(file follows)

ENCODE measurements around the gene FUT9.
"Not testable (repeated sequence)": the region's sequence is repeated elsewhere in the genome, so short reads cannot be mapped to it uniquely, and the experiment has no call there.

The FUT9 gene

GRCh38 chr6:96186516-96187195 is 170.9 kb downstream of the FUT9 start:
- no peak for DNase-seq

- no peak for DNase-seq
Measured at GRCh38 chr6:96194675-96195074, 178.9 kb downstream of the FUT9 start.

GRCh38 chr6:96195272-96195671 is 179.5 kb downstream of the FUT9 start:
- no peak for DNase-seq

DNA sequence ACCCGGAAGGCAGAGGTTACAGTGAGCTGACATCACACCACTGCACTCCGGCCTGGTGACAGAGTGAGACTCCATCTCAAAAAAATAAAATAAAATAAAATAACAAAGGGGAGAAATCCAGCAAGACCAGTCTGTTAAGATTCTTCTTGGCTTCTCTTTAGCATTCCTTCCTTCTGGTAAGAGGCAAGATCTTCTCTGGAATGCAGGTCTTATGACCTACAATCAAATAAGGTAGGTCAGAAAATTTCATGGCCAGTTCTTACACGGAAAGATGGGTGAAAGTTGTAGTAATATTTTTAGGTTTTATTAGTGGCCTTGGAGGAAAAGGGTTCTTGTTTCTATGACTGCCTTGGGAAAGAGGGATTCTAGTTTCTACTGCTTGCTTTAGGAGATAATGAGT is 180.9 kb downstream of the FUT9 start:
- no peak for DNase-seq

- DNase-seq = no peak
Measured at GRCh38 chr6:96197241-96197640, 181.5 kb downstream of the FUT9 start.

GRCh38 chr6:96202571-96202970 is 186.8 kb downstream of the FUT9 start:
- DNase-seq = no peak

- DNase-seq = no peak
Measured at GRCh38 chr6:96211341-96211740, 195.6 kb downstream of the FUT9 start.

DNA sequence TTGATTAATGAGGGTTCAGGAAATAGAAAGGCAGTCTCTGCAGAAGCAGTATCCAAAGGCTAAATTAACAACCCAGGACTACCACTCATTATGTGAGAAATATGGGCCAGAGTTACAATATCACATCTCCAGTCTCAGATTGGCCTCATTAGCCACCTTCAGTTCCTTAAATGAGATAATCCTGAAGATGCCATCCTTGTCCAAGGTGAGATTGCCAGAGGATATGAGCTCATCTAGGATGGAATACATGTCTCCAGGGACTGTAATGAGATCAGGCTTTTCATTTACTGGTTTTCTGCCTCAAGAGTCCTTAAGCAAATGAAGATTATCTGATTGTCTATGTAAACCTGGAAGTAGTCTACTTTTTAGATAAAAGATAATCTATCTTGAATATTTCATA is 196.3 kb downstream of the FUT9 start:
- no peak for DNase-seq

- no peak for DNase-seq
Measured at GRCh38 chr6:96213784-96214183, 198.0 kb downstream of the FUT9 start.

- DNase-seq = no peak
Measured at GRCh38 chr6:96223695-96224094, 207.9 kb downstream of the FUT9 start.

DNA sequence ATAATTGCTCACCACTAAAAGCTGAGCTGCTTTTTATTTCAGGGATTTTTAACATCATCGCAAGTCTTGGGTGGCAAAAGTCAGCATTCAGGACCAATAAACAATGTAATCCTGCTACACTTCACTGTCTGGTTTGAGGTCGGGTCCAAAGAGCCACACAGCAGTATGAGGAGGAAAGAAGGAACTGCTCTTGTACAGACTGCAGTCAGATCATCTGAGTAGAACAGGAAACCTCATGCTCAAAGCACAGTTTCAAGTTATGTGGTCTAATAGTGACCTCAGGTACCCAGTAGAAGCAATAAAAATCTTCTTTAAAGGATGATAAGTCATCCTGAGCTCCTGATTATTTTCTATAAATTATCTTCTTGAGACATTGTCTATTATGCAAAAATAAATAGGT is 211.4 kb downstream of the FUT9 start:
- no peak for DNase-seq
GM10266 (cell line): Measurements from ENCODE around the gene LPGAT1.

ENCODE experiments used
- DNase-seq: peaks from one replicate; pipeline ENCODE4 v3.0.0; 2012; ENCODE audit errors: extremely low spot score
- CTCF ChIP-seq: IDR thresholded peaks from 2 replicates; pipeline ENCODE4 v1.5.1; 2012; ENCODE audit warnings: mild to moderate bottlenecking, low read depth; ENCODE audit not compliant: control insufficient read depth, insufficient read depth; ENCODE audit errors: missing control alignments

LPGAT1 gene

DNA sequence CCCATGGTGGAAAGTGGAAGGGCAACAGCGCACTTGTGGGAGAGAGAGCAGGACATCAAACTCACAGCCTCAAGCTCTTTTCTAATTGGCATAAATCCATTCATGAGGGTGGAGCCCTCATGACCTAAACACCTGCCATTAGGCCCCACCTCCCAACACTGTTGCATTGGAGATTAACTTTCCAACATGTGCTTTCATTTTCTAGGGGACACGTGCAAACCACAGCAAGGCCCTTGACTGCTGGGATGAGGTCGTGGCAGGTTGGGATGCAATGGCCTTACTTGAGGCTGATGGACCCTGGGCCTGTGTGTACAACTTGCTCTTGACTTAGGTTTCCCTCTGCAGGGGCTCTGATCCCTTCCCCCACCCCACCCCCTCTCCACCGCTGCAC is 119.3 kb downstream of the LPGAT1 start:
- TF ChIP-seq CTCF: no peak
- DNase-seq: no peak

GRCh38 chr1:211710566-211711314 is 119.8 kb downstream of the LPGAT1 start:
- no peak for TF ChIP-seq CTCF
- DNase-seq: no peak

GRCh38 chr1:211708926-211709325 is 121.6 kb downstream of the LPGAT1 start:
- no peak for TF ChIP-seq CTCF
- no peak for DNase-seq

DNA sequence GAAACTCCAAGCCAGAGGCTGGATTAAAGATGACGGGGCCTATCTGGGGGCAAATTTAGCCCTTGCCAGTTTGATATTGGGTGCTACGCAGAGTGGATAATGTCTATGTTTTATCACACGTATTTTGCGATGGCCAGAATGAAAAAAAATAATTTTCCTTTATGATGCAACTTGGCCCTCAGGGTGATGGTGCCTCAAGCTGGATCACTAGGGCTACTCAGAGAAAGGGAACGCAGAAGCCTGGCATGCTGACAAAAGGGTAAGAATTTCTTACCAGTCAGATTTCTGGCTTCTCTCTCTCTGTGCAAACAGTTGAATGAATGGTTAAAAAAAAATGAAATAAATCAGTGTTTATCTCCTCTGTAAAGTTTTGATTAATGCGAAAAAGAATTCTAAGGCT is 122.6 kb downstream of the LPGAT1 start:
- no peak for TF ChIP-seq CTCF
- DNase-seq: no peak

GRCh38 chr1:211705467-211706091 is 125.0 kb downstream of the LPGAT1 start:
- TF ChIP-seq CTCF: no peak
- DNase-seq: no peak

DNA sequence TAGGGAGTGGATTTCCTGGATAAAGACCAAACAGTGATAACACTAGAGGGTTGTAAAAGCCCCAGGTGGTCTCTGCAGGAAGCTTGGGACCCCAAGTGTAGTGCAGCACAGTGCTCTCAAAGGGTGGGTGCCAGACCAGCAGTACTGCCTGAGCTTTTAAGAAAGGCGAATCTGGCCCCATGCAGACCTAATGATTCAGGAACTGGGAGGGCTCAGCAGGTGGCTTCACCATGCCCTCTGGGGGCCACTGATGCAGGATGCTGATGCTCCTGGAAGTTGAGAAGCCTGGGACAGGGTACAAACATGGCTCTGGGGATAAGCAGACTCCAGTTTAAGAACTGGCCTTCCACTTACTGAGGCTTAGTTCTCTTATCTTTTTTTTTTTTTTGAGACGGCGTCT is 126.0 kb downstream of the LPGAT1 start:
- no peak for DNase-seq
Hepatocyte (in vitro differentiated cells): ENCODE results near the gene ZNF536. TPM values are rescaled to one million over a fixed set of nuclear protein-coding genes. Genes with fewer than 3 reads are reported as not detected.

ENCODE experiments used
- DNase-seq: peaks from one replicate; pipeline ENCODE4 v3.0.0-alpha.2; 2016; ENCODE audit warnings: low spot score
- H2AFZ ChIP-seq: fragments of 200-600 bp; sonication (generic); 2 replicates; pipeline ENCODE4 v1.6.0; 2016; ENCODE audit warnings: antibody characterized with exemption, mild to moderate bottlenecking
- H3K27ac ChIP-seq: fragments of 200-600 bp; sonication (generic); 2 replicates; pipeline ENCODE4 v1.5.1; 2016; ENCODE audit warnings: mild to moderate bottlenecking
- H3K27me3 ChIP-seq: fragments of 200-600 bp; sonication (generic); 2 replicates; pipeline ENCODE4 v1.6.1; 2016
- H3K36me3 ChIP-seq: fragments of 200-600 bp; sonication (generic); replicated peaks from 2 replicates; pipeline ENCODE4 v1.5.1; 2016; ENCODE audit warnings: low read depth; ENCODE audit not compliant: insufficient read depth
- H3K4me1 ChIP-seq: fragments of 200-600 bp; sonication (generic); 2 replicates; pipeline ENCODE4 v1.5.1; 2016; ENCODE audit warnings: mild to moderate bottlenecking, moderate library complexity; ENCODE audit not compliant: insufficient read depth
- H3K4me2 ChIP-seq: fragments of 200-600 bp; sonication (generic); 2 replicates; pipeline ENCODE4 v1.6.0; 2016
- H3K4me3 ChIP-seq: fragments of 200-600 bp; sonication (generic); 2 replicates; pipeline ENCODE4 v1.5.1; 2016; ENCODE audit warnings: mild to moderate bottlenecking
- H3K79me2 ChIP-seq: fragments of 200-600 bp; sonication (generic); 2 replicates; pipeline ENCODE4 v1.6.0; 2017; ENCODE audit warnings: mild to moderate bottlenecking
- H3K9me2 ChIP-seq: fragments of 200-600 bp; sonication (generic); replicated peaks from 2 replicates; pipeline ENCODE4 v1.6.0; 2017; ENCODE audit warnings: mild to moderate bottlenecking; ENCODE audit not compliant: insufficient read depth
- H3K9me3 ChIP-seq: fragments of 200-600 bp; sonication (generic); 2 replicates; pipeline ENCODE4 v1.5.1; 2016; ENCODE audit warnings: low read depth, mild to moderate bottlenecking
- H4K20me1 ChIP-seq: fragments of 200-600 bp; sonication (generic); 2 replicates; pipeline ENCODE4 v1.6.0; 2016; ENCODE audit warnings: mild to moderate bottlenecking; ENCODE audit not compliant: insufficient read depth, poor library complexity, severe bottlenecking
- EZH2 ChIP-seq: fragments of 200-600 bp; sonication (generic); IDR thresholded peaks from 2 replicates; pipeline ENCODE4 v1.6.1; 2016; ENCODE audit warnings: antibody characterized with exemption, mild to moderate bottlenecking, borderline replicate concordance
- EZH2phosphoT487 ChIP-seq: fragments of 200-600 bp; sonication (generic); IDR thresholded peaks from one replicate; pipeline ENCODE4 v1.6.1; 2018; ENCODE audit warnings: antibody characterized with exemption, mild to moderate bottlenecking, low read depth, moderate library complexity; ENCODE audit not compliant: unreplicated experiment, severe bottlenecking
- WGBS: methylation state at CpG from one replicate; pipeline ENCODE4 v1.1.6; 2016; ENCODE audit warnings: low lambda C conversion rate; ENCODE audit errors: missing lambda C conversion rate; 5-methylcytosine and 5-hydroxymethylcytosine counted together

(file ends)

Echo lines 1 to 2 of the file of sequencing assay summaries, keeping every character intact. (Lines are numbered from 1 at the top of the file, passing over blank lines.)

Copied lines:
ENCODE measurements around the gene FUT9.
"Not testable (repeated sequence)": the region's sequence is repeated elsewhere in the genome, so short reads cannot be mapped to it uniquely, and the experiment has no call there.